PORTLAND, Ore. (TheStreet) -- When you grab a pint in almost any of New England's pubs, cider sits right beside stouts and lagers as a drink of choice. It's not a beer substitute, it's not there just for beer haters or vegans -- it just is.
It's a tradition that followed the area's British and Irish settlers and one that continues in Irish pubs and roadside watering holes to this day, much as it does in the European countries that spawned it. It was here that
Angry Orchard was first leaked to the drinking public surrounding its Samuel Adams brewery in Boston's Jamaica Plain neighborhood in 2011, and here that Angry Orchard began building the base that made it the top cider brand in the country after it was released broadly in April 2012, according to market research firm
For Angry Orchard cider maker David Sipes -- who drew from European influence and sources to make the brand's mainstay Crisp, Traditional, Ginger and Elderflower varieties as well as well as the stronger brews in its limited-release Cider House Collection -- that broad cider-loving base represents growth potential just waiting to be juiced. As recent shifts in the brewing industry have uncovered, Sipes isn't the only one who sees cider's untapped power.
According to SymphonyIRI Group, hard cider sales at supermarkets and other stores hit about $90 million for the 12 months ending Oct. 30. That's up more than 65% from a year earlier and outpaces the 5.6% growth of wine and the 13% growth of the craft beer segment in 2011, as well the 1.7% growth overall beer sales in 2012. SymphonyIRI's research excludes sales at liquor stores and discount stores such as
, which may downplay cider's growth a bit, but Sipes is getting a whole lot of company from big brewers who want a bite of the cider market.
Hard cider sales still get tossed into the overall beer market and account for 0.2% of sales, according to a report by
, which is a sixth of the 1.2% market share held by Boston Beer. Half of cider's consumer base is made up of women, though, compared with only 20% for beer. It also sells for an average $35 a case, according to Nomura. That's well above the $29-a-case paid for imported beers and $33 brought in by craft beer.
As a result, Nielsen ranked Angry Orchard among its Top 10 beer growth brands at the end of 2012. Granted, it grabbed only 0.1% of the market's volume and 0.2% of its share, but just remember that all the cider in the U.S. combined is only 0.2% of the beer market by volume. That was just after
scooped up Minnesota-based craft cider maker Crispin for a reported $40 million last February.
has been pushing Michelob Ultra Light Cider as it attempts to wriggle its way into cider, and Irish cider superpower
-- which owns the Magners cider brand and bought California-based Hornsby's in 2011 -- made a big push into the U.S. market by buying Vermont Hard Cider, its Woodchuck brand and nearly 50% of the U.S. cider market in October for $305 million. Not to be left out, Heineken bought Vermont Hard Cider's U.S. rights to the Strongbow brand last year as well.
With more cider competition fermenting among small regional brands, we spoke to Boston Beer's Sipes about Angry Orchard's first year, the growing U.S. cider market and how cider can serve as a common thread between beer fans, wine drinkers and cocktail snobs:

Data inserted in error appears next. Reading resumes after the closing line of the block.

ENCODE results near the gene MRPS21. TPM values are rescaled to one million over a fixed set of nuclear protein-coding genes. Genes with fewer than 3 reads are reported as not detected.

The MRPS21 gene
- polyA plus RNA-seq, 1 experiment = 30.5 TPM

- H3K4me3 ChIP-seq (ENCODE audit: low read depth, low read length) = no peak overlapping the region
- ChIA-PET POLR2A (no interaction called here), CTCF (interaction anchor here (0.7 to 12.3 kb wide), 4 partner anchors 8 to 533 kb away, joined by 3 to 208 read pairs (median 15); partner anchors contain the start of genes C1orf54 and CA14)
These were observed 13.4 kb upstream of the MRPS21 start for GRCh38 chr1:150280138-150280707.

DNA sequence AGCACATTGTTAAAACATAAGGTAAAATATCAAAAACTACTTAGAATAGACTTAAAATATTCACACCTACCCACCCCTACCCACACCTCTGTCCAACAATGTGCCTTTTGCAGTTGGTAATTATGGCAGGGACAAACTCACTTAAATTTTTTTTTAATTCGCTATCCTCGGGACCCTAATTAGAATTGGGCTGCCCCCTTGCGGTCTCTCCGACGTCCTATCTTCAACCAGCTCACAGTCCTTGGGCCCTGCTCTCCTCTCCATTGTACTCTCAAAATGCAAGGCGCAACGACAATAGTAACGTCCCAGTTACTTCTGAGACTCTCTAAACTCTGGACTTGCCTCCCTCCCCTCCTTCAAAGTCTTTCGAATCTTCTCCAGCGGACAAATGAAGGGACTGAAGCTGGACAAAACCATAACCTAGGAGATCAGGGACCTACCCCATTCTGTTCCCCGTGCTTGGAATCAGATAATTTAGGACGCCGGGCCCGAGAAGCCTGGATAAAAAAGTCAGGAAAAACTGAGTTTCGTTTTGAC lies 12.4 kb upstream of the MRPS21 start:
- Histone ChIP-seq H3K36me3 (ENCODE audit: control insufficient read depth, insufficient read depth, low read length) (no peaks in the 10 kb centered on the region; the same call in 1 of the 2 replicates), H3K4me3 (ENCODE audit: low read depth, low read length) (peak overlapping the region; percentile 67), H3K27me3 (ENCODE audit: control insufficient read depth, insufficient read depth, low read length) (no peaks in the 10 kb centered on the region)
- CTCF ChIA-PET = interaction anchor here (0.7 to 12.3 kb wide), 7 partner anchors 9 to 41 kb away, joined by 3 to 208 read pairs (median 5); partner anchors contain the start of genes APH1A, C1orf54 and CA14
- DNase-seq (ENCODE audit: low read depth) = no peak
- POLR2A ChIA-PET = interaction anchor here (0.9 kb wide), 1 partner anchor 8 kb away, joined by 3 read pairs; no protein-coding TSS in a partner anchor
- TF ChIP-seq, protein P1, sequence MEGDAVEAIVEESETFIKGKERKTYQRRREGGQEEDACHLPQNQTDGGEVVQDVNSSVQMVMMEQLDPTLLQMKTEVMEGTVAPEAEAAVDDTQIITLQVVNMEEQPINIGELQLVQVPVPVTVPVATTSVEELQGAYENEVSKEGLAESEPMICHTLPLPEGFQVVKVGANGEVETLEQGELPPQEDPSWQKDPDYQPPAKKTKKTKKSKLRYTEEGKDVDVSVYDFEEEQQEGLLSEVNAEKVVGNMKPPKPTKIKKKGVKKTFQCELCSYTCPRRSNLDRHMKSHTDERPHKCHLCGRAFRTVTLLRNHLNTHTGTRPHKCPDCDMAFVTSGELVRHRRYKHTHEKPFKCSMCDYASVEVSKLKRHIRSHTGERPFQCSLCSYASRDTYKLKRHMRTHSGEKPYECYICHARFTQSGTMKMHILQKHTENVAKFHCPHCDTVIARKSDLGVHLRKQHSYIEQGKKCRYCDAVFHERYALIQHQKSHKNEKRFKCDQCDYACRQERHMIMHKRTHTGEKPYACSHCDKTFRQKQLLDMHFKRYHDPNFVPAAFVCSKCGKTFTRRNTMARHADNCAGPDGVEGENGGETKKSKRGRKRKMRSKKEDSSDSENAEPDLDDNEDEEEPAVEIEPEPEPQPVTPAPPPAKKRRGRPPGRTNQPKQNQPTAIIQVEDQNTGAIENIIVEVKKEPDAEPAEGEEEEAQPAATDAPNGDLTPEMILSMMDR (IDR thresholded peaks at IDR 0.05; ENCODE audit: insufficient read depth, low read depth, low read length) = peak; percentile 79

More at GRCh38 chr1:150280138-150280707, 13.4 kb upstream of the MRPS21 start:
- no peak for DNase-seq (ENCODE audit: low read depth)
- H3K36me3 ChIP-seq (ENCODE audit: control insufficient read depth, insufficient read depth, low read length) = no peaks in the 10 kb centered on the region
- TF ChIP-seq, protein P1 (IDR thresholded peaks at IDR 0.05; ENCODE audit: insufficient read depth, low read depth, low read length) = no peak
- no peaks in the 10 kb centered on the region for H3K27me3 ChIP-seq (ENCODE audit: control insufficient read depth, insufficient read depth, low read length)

Boston Beer had previous cider experience with a product called HardCore, but how did the Angry Orchard concept come about, and what sold the company on the artisanal cider approach?
We've been making ciders for almost 15 years and during that time we worked with a variety of apples, interesting ingredients, cider making and aging techniques and finally developed recipes we were really excited to launch with Angry Orchard.
It started out as more of a side project, and we'd experiment with fermentation and apples. I studied fermentation at UC Davis and when I joined the Boston Beer Co. 12 years ago, I began working on cider recipes and traveling the world exploring and sourcing apples to make cider. We've experimented with too many recipes to count, but that process helped us learn what apples, yeast and aging techniques made the best cider.
We also worked with a European cider expert, Alan Tringham, who had more than 50 years' experience making ciders. Much of what we know about European orchards and cider making we learned from him. While he unfortunately passed away last year, we've carried much of what we learned from him with us. When we decided to create the Angry Orchard Cider Co., we want to dedicate ourselves to the same craft approach to cider as Boston Beer does to beer by making ciders with the best ingredients we could find and introducing drinkers to well-crafted and innovative cider styles.
At the end of last year, Angry Orchard was one of the fastest-growing premium brands offered by any brewer. Are you reaching markets where cider isn't as prevalent as it is in cities with Magners or Woodchuck saturation? If so, has Angry Orchard become a gateway cider?
In less than a year, Angry Orchard has become the No. 1 cider brand in the U.S., which is pretty exciting. We're seeing drinkers with sophisticated palates reach for Angry Orchard, as well as drinkers looking for something different that's not beer or wine. And cider is practically new to people everywhere because so few people have discovered it yet.
Cider consumption in the U.S. has grown exponentially over the past couple of years, and big moves in the cider industry such as C&C's purchase of Woodchuck and Hornsby's, MillerCoors' purchase of Crispin and A-B's introduction of a Michelob cider indicate even more growth ahead. How does Angry Orchard factor into that growth and what, if any, are the plans to expand the brand's footprint?
Cider in the U.S. is relatively unknown. While hard Cider in the U.S. grew 65% in 2012 vs. 2011, it's still a very small segment. We were excited to launch Angry Orchard last year, and to introduce more drinkers to the cider category, we want to continue to innovate with new styles. Our mission is to educate drinkers about hard cider -- what ingredients are used to make cider, how it's made and the differences between cider styles -- so that hopefully they consider cider when they reach for their next drink.
You have a tremendous background in cider making and have mentioned your Europe-based Angry Orchard research before. Are there key elements of European cider making and cider culture that translate well to the U.S.? Does Europe's embrace of cider both as a wine-style product and a barroom pint bode well for the U.S. market?